Birds are a part of our land­scape. Whether it’s a robin sig­ni­fy­ing that win­ter is here, the pi­geons that are part of our towns, or the seag­ulls that are an ever-present threat to ice creams at the sea­side, our en­vi­ron­ment seems to be teem­ing with them. How­ever, keep­ing track of their species and num­bers is no easy feat, which is why the Royal So­ci­ety for the Protection of Birds (RSPB) is call­ing on mem­bers of the pub­lic to help.

Ev­ery Jan­uary, the or­gan­i­sa­tion holds its Big Gar­den Bird­watch, a na­tion­wide cam­paign that asks mem­bers of the pub­lic to count the birds in their gar­den over an hour-long pe­riod. This year the Bird­watch will be be­tween 26-28 Jan­uary, but 2019 is ex­tra spe­cial be­cause it marks the Bird­watch’s 40th an­niver­sary. “It’s in­cred­i­ble that a wildlife sur­vey has been run­ning for that long,” re­flects project man­ager Emily Kench.

It all be­gan in 1979, when the RSPB was look­ing for a way to get the younger gen­er­a­tion in­volved with wildlife, so it sug­gested that chil­dren got in touch and told them about the birds they could see in their gar­den. “The TV pro­ducer Biddy Bax­ter loved the idea so much that she fea­tured it on Blue Peter, and it just took off from there,” Emily ex­plains. The cam­paign has evolved to en­com­pass all ages, and 40 years on an in­cred­i­ble eight mil­lion hours have been spent watch­ing birds across the na­tion.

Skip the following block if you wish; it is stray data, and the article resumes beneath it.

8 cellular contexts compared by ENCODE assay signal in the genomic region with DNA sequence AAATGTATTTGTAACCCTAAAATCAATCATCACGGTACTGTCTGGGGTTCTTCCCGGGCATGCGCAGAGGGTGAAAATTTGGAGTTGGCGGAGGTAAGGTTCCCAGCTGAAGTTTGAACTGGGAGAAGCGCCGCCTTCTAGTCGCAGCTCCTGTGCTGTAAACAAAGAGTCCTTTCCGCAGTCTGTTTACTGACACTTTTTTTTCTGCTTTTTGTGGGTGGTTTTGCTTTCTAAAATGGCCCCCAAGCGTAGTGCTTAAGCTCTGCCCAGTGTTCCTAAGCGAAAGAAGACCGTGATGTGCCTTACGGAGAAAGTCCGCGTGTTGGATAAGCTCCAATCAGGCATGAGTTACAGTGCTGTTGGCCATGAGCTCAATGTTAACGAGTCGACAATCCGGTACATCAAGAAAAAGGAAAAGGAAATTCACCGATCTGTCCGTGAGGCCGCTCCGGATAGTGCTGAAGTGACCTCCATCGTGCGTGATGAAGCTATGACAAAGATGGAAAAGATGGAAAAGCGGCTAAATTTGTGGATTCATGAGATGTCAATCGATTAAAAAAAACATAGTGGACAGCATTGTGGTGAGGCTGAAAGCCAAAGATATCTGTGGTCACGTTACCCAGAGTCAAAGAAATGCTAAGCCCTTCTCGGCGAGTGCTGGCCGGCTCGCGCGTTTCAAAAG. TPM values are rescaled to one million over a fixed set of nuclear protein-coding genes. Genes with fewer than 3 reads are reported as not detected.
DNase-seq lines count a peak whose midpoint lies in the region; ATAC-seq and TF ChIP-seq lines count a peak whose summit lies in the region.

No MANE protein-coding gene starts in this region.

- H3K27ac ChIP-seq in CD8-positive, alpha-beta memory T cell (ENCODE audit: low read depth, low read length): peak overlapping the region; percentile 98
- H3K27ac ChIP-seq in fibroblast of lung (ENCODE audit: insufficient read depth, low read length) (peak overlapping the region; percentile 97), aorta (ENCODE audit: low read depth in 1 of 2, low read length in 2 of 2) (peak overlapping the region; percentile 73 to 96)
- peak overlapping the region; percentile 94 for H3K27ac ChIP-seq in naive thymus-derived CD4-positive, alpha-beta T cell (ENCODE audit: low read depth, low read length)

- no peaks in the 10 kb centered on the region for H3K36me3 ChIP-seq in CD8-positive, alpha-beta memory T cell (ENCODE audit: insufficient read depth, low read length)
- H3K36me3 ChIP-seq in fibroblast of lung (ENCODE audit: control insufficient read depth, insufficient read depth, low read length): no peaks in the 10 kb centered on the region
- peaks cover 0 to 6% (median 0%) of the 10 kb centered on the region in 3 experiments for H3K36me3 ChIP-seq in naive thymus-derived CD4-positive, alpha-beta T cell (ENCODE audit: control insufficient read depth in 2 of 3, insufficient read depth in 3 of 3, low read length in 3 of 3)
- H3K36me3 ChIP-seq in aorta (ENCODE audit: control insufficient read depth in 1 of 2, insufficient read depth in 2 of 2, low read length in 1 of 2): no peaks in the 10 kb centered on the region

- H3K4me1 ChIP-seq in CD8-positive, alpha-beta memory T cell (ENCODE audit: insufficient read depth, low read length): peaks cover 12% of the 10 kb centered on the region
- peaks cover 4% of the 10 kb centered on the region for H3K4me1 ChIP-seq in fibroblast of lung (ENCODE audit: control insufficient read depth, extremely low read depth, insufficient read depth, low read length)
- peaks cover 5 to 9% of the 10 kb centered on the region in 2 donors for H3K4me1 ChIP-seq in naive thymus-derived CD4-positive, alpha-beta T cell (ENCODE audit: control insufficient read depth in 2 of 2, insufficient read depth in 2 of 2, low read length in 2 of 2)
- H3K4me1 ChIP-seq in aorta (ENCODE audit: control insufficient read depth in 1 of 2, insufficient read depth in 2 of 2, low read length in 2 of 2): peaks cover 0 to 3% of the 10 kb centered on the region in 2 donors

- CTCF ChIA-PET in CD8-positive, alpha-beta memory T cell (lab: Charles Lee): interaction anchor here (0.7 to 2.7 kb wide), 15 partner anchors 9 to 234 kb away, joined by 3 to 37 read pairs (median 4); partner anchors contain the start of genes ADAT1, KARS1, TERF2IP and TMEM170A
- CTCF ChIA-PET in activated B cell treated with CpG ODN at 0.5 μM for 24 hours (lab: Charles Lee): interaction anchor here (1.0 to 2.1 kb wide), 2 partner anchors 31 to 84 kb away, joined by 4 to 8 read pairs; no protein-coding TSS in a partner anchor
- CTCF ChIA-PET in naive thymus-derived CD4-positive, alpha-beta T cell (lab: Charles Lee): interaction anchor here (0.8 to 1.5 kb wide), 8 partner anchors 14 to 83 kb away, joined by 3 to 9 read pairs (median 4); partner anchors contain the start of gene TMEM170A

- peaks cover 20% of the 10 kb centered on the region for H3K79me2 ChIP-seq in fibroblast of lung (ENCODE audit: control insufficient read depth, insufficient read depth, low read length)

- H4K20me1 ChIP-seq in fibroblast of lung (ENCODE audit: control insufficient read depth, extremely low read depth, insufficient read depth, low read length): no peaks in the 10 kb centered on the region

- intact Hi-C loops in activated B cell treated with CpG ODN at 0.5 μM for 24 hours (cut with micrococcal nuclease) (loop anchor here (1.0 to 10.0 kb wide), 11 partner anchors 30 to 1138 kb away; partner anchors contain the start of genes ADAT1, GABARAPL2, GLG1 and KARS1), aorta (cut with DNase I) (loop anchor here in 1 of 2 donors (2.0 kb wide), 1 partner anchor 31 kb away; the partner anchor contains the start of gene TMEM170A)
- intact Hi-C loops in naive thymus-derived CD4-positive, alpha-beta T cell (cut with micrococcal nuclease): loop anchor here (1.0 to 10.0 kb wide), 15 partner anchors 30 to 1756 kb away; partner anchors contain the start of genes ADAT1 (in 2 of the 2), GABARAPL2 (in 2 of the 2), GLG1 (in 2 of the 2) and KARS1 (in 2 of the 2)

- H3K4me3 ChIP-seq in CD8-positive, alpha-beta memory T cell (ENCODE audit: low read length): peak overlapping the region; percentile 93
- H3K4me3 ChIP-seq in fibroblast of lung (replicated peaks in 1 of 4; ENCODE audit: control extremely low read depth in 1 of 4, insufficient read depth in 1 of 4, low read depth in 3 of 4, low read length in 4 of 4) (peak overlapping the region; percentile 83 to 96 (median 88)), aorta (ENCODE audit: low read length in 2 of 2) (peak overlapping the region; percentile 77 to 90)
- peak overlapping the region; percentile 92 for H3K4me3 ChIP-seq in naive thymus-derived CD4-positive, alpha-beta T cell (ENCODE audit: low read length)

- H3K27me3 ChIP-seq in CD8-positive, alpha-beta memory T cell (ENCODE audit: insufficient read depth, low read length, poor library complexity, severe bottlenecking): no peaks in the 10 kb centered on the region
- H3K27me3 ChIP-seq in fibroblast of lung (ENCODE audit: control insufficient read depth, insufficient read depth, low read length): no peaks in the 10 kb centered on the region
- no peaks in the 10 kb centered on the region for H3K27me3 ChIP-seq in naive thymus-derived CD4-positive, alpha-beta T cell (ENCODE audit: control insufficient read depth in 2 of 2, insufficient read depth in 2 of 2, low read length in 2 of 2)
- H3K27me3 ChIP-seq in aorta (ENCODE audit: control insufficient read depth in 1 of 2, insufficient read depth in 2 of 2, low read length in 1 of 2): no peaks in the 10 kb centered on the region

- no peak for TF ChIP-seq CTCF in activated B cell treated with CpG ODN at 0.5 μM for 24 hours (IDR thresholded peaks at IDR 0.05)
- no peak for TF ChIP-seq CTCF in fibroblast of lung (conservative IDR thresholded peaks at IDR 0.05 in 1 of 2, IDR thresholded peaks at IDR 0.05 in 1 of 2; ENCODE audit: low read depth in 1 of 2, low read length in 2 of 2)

A free pack for record­ing your re­sults is avail­able to down­load on the RSPB web­site, and re­sults can then be sub­mit­ted on­line or by post. How­ever, cru­cially you are only count­ing the max­i­mum num­ber of birds at any one time to avoid record­ing the same bird more than once.

The RSPB is also en­cour­ag­ing watch­ers to note down other types of wildlife too, such as bad­gers, foxes, squir­rels and frogs, help­ing them to gain a more wide-rang­ing pic­ture of who calls our gar­dens home.

A par­al­lel event, The Schools Big Gar­den Bird­watch, will also be tak­ing place through­out this month. “It gets chil­dren out into the play­ground, where they then count the birds they see,” Emily says, with the aim of en­cour­ag­ing our younger gen­er­a­tion to take an in­ter­est in pro­tect­ing our birds.

Once the re­sults have been sub­mit­ted, they will be an­a­lysed by a team of sci­en­tists and used to di­rect fu­ture con­ser­va­tion. “The data gives us a re­ally good idea of what’s hap­pen­ing with our gar­den bird num­bers so that we can iden­tify cru­cial trends,” Emily ex­plains.

It is thanks to find­ings from the Big Gar­den Bird­watch that the RSPB has been able to iden­tify a de­crease in the num­bers of the song thrush, for ex­am­ple. “In 1979, the song thrush was in the top ten list of birds, but by 2009 its num­bers had halved,” Emily says. “The Bird­watch has also re­vealed an in­crease in the num­ber of col­lared doves and wood pi­geons over the past 40